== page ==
Kolkata ‘Walling’: Poetry on walls
While social media have taken over political campaigns, the receding art of wall writings in different languages in the city, eve in Mandarin in China Town, has not gone out of fashion yet
Streets of Calcutta in the sixties would be awash with wall writings declaring ‘Tomar Naam, Amar Naam, Vietnam, Vietnam’ (Your name and my name are both Vietnam) in a show of solidarity with the people of Vietnam who were then fighting invading American troops. Celebrated Bengali poet Shakti Chattopadhyay called this Walling - wall poetry.
But in the age of social media and new tech, music videos seem to be the flavour of the election season in Bengal this year. Communist Party of India (Marxist) released a parody of the popular Bengali song Tumpa Sona in a musical invitation calling people to attend a Left election rally at Kolkata’s Brigade Parade Ground.
The street-smart lyrics mocking Bharatiya Janata Party (BJP) and Trinamool Congress (TMC) in one stroke however did not go down well with purists.They frowned at the CPM imitating others in using slang and popular songs, deviating from the cultural high ground that socialist and communist movements across the world occupied.
While the Left employed subaltern language to reconnect with its lost support base, BJP appropriated the 19th-century Italian protest song Bella Ciao or Goodbye, Beautiful to launch its campaign against Mamata Banerjee with the lyrics ‘Pishi, Jao’ (Goodbye Aunty). The song had been adapted by anti-CAA protestors last year and a Punjabi version of the song is being lustily sung at Delhi’s borders by farmers protesting against farm laws. Ironically, Bella Ciao has been a popular song of the anti-fascist movement and its appropriation by BJP in Bengal did not go unnoticed. Trinamool Congress released its own music video, Khela Hobe (The game is on) while a civil society group campaigning on ‘No Vote to BJP’ released another variation of this song to mock all parties including BJP, Trinamool and the Congress.
Even as music videos in Bengal rally people and young voters and the battle of perception is fought on social media, witty and combative wall writings, the earliest form of social media, have not gone completely out of fashion.
No evidence of wall writing is however found during the first two general elections. But they were used extensively in the mid-sixties by the Naxalite movement, especially between 1967 and 1969. This was largely because newspapers and radio frowned on Naxalites, who therefore looked for alternative ways to communicate. The inspiration possibly came from Latin American countries. They could be executed quickly, were inexpensive and were effective in conveying dire warnings.
In earlier elections, buntings, string-banners, placards, festoons, and posters were used for campaigning. A Tibetan Tanka like scroll poster was prepared by the then Communist Party of India (CPI) parodying a well-known devotional Shyama- Sangeet (songs devoted to goddess Kali).
Since the mid-sixties, wall writing evolved and used literary tools – the metaphor, parody, rhetoric, illustrations and graphics. It was unfair to call them graffiti, which is derived from the Italian word – graffito meaning scribbling or scratching. Adopted originally by archaeologists and paleographers as a generic term for casual writing, crude drawing and markings on ancient buildings as opposed to inscriptions, graffiti did not do justice to the literary flourishes in evidence on the walls.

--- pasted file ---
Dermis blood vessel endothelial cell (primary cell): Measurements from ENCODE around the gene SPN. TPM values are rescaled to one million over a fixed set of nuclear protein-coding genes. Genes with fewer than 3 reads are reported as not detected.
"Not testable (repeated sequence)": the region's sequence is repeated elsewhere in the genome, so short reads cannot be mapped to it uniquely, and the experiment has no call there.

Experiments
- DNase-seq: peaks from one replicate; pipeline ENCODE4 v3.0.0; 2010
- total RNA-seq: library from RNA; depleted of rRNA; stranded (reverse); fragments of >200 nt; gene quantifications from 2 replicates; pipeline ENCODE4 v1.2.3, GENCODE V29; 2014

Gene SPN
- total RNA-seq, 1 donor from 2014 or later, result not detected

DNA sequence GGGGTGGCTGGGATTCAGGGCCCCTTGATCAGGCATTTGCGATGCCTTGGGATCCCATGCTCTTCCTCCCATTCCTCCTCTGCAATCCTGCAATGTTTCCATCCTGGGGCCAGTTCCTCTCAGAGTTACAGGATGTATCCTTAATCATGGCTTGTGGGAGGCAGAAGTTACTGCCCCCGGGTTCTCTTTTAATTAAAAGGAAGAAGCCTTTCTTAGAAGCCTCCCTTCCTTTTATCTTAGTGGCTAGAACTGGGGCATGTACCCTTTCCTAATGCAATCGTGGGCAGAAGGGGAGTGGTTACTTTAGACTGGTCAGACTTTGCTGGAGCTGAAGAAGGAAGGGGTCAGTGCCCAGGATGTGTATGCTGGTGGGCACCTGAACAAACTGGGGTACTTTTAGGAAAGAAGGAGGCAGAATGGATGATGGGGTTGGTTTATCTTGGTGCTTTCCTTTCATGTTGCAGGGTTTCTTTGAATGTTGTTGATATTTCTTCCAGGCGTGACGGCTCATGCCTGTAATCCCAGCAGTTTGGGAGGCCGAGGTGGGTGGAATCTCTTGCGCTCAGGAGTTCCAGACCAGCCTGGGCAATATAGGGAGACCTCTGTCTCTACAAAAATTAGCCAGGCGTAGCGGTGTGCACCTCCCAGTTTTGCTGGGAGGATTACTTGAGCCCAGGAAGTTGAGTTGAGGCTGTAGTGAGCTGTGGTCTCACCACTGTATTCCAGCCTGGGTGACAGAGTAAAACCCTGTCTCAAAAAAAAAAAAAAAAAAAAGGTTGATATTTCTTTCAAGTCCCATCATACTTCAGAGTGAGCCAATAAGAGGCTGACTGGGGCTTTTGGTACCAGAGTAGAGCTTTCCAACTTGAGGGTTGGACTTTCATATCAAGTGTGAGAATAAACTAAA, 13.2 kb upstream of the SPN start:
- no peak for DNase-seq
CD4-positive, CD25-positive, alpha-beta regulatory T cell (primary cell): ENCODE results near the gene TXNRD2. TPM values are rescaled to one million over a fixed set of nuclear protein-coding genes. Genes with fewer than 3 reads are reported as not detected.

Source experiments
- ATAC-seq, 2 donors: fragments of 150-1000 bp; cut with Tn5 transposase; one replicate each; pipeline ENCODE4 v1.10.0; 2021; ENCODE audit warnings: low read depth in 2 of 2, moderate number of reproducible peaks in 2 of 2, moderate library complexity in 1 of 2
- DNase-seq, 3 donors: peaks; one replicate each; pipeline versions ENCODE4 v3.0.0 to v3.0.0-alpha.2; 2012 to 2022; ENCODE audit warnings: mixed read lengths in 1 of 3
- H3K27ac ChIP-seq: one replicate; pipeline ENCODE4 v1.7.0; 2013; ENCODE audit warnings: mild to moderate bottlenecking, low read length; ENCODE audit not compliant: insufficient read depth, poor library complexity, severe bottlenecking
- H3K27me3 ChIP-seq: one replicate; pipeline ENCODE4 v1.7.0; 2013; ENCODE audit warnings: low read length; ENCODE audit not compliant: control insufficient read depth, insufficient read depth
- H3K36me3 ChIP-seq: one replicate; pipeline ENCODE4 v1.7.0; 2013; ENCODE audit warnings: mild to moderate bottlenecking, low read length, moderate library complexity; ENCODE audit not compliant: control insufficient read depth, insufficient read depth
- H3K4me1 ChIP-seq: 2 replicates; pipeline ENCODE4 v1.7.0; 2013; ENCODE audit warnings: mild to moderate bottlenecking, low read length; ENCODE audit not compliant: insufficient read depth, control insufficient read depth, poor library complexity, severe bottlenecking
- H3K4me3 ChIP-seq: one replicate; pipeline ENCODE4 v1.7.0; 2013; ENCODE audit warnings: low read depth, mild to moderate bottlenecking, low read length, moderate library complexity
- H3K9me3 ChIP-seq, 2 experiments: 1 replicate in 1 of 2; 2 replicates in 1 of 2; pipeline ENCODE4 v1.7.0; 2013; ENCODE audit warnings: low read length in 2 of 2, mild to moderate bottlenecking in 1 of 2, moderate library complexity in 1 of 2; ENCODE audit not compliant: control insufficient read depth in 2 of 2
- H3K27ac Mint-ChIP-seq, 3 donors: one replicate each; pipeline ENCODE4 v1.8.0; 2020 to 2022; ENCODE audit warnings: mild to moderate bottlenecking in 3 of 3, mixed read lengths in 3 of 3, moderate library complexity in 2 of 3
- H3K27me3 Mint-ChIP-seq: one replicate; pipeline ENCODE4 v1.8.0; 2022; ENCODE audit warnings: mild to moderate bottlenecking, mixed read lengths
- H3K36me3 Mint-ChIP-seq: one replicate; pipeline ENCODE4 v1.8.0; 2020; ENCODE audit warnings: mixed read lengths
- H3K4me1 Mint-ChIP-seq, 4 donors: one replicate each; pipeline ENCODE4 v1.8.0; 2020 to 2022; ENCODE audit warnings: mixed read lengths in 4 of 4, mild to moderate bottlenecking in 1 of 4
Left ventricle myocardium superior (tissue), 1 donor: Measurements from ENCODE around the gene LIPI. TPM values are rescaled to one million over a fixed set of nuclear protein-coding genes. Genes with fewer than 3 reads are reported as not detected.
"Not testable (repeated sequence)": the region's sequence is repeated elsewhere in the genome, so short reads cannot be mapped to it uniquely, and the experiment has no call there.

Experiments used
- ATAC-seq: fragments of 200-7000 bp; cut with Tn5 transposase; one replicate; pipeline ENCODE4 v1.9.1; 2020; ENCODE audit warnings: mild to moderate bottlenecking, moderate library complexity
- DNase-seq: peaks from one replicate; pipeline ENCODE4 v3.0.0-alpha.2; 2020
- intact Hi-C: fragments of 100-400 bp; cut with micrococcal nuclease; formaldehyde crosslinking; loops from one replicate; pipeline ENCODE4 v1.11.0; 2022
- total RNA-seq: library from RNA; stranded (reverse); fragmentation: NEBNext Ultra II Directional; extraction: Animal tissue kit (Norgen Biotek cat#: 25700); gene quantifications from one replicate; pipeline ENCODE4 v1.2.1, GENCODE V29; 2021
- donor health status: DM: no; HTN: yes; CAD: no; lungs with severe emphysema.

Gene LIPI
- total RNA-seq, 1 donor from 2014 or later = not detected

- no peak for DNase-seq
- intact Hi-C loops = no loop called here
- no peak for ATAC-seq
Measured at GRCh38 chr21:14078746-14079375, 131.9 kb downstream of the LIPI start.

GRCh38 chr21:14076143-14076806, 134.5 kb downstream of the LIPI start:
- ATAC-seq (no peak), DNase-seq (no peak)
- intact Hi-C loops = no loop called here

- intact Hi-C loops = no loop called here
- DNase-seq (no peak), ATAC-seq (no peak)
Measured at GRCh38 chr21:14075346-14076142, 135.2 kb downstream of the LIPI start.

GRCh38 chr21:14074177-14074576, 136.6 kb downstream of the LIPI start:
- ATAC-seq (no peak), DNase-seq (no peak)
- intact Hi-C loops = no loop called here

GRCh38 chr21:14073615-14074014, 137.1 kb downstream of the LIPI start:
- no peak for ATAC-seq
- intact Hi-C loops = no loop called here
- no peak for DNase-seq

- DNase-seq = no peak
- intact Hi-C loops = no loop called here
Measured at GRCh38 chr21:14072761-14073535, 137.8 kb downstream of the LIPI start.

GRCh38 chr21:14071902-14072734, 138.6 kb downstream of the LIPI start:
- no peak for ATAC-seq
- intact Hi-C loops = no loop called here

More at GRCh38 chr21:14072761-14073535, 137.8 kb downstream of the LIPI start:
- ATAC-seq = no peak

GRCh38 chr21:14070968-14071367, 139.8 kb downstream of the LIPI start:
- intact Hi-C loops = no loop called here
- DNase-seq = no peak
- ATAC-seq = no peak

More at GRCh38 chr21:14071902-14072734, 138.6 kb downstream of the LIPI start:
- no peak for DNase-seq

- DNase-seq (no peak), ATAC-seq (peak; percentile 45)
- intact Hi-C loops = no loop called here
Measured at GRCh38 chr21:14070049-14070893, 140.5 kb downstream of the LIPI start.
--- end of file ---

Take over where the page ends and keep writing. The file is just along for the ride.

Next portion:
The wall-writings went through four distinct phases, namely Pre-Naxalbari period, Naxalbari Movement and the Emergency, during Left-Front Rule and the current period since 2011 when TMC wrested power.
While wall writings were often a direct call for votes with attention drawn to party symbols, more popular ones used catchy rhymes in taking the fight to the rivals. Hath-Haturi-Kaste-Tara / Ebar hobe Bharat Chara / Futbe na ar Padma phul / Bharat Gorbe Trinamool (Hand, Hammer and sickle and the lotus/ will all wither away, paving the way for Trinamool to bloom). While Congress and the CPM were always more adept at wall writings, paying attention to typography and visuals, TMC and BJP have been quick to catch up. Erstwhile CPI(ML) and organisations like Aamra Bangali relied on free-hand writing with provocative statements.
Kolkata ‘Wallings’ are also examples of how political parties adopted outdoor advertising techniques. They applied basic principles of outdoor advertising - bright primary colours, bold lettering and use of graphics. Red, Black, Green, and Blue are favourite colours used in wallings. Yellow is mostly used as the base background colour to provide relief. Left parties avoid using green and blue while TMC doesn’t use red. BJP predominantly uses saffron, green, black, even blue. Congress depends on green, blue, black and very occasionally some hue of red.
True to the city’s cosmopolitan character, Hindi, English, Urdu and in specific areas Gurmukhi, Tamil, Telugu, and Odiya can also be seen. In fact I found TMC had used Mandarin in the China Town area.
While coexistence of wall writing by rivals were common once, driven by the desire to maximise use of available space, things are changing. Earlier no party ever encroached on the rival’s wall, with an informal system of advance booking of walls in the city taking care of possible disputes.
Several younger politicians are avoiding the use of wall-writing to keep the city clean. Groups of citizens are also resisting defacement of walls. They do not want the city walls to be the canvas for election campaigning causing ‘visual pollution’.
(The writer is a consultant on Public Policy, Brand Strategy & Actionable Insight, author and columnist)